11) La La Land - what a delightful, joyful film. For those that don’t dig musicals, give this a chance - it mixes in song and dialogue beautifully and while it does follow the lines of old school musical and stories, it also feels modern - 3.8.
12) Arrival - The score for this film, wow. It’s still in my brain. A movie that doesn’t dumb down the audience by making everything obvious or expected. Amy Adams is a lindquist called in by the government to communicate with aliens, where 12 space ships that look like those shiny black rocks on a beach, are hovering in 12 different parts of the world. The alien’s method of communicating is quite cool. This movie is based on a book that I now want to read. Overall, the theme is how we all communicate - Amy is trying to communicate with the aliens while the world governments are trying to communicate with each other - 3.8

13) Bleed for This - The story of Vinny Pazmainian is remarkable - a world boxing champion who broke his neck in a car accident and comes back to box and win more titles. An against all odds story. Overall a well done film, has some of those typical boxing cliches while in the ring (What are you doing? Punch him! Get him!) but you can’t help but get sucked into this incredible story - 3
14) JT and the Tennessee kids - Yeah, I saw this film because I couldn’t get the Manchester by the sea premiere and nothing else looked interesting that evening. Don’t follow JT other than knowing maybe 3 songs? So watched it totally as a concern film and eh - 2.5


15) Manchester by the Sea - one of the best movies of the year. So natural, so real, dialogue great, acting excellent. Casey Affleck - best performance of the year so far (at least from what I’ve seen). The movie doesn’t wrap up everyone’s story in a bow - things are left at a certain point where you don’t know where they are going, like real life - it’s sad, funny - I really connected with everyone in this film - 4.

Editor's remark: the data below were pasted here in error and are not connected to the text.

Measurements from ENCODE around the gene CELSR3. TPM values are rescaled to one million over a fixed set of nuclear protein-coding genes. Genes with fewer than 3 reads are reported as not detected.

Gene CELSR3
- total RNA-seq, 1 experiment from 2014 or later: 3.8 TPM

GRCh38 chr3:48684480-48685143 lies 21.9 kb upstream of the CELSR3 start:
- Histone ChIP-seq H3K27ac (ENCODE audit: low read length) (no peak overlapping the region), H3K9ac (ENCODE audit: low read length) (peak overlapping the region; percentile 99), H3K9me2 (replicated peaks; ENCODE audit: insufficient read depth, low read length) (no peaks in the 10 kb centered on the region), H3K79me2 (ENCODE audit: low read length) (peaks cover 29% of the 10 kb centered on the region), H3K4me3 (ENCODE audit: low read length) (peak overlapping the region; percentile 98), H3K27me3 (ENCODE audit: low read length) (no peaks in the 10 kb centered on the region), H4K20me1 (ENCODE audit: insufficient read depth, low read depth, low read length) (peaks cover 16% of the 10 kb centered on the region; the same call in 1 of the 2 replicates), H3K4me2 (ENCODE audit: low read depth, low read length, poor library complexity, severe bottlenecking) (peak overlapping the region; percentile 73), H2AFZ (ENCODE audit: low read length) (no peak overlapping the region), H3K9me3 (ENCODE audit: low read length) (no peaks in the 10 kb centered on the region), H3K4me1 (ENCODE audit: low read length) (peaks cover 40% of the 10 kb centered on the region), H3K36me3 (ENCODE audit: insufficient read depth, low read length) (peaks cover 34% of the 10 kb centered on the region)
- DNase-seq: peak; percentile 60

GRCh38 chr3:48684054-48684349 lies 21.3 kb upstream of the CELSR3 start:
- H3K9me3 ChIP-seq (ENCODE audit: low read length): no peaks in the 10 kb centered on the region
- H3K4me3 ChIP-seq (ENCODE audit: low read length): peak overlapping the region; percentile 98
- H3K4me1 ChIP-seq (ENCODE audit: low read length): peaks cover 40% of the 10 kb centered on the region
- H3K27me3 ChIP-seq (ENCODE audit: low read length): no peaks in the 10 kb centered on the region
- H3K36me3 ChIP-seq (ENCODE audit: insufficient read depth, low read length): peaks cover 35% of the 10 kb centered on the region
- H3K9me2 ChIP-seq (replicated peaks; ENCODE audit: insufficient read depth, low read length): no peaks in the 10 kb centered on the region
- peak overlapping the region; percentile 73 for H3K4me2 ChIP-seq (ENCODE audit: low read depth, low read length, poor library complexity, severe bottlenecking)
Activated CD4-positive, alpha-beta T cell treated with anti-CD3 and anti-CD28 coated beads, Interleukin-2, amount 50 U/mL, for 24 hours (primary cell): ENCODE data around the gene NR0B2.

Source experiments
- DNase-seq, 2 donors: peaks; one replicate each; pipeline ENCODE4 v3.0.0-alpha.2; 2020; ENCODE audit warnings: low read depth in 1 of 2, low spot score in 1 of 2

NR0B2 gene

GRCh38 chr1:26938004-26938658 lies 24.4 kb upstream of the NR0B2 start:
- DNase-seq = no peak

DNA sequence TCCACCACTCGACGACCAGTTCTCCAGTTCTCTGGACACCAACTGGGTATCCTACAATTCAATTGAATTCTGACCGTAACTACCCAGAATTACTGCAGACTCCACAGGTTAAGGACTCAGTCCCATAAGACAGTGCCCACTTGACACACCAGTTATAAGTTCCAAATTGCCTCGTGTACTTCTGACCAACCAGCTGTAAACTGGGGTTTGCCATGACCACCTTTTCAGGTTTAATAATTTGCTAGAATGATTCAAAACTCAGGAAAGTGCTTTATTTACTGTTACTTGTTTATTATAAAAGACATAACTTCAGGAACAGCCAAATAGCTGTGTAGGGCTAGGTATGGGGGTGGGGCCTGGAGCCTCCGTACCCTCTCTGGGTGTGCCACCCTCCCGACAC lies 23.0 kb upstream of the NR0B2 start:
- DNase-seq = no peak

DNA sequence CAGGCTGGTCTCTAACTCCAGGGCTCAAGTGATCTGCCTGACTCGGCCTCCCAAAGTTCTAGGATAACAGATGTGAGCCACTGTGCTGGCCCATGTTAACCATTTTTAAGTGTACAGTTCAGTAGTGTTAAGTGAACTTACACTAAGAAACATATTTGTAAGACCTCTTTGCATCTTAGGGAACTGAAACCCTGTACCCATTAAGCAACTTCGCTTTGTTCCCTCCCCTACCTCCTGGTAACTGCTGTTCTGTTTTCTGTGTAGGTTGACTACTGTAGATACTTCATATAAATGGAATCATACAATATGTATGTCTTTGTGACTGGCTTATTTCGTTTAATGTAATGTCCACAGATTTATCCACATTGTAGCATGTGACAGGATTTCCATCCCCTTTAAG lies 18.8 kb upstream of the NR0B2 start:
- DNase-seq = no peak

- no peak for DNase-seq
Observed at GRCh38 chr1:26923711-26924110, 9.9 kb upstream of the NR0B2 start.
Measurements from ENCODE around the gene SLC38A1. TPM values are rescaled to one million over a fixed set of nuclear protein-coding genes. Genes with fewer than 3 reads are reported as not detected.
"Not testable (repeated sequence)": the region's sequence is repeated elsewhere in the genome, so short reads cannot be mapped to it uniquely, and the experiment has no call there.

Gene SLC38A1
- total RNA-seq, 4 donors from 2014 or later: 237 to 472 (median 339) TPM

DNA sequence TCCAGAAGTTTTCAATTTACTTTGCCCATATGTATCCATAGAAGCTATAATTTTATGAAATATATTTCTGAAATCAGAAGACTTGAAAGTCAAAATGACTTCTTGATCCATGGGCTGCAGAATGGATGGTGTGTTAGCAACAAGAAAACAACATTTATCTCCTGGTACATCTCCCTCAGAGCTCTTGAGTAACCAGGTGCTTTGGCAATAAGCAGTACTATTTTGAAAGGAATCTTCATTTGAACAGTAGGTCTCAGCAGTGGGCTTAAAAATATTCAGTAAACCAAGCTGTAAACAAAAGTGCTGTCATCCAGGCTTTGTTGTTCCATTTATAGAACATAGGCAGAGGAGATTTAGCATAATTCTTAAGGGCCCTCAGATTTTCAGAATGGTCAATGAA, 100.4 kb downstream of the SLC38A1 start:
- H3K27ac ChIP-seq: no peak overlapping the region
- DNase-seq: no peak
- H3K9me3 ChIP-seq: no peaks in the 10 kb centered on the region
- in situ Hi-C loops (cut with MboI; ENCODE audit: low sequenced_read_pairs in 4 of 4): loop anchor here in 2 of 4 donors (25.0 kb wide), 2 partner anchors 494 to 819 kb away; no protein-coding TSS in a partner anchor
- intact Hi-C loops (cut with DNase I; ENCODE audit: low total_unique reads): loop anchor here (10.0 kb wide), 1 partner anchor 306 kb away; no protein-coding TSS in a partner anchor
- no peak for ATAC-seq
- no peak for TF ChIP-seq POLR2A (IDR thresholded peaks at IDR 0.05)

16) Jean of the Joneses - A very funny story of a family in New York with all females and how the males in the their lives influence them but do not control them. It centers on one member who is a writer, at times, and how a family secret and her funny mother, grandmother and aunts interact with her - 3.2
17) The Headhunter calling - a film where you can see the ending the minute it starts. Gerald Butler is a headhunter in Chicago who huffs and puffs and competes to be #1, ignores his family, and guess what? His son gets very sick and he has to realize what’s important in life - why is this original? And the scenes where Dad and sick son go around Chicago trying to connect - Dad gets a phone call and walks away, sick son just looks at him sadly. There is a place for these films but man, everything was so obvious - 2.8.
18) In Dubious Battle - I skipped this film to sleep and shop :). If anyone saw it, let me know if I missed anything.
19) The Exception - Christopher Plummer plays the former German Kaiser exiled during WW2. He has the protection of German officers and then the Gestapo discovers a British spy on the premises. I thought the kaiser seemed a little ...goofy? Something range false with me. I didn’t really connect at all with this film - 2.8.